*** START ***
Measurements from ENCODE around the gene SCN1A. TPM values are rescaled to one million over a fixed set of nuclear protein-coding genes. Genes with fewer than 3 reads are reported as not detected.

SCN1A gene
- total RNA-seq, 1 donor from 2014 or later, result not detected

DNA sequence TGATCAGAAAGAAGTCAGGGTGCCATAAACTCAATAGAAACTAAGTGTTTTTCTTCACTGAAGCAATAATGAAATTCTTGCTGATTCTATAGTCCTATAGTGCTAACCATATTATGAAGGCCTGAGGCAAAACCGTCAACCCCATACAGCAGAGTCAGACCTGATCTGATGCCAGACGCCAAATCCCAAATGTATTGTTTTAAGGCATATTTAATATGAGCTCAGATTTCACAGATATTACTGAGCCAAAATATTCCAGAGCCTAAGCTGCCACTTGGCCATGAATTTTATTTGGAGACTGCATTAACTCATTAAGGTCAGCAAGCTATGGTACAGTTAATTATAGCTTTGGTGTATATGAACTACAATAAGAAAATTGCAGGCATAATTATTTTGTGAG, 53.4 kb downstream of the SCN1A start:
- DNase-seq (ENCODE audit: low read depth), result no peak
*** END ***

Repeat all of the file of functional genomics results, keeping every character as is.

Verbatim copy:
Measurements from ENCODE around the gene SCN1A. TPM values are rescaled to one million over a fixed set of nuclear protein-coding genes. Genes with fewer than 3 reads are reported as not detected.

SCN1A gene
- total RNA-seq, 1 donor from 2014 or later, result not detected

DNA sequence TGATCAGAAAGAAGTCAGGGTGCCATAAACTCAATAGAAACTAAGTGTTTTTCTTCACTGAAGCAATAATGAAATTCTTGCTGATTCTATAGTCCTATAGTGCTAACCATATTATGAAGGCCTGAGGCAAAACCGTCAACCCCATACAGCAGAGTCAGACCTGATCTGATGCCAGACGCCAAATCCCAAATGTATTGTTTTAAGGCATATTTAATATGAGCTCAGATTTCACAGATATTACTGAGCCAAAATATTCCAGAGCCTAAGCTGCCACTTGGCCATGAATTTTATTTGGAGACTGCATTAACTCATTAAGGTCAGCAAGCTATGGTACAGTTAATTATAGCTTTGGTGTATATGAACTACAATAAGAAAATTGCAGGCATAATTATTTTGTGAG, 53.4 kb downstream of the SCN1A start:
- DNase-seq (ENCODE audit: low read depth), result no peak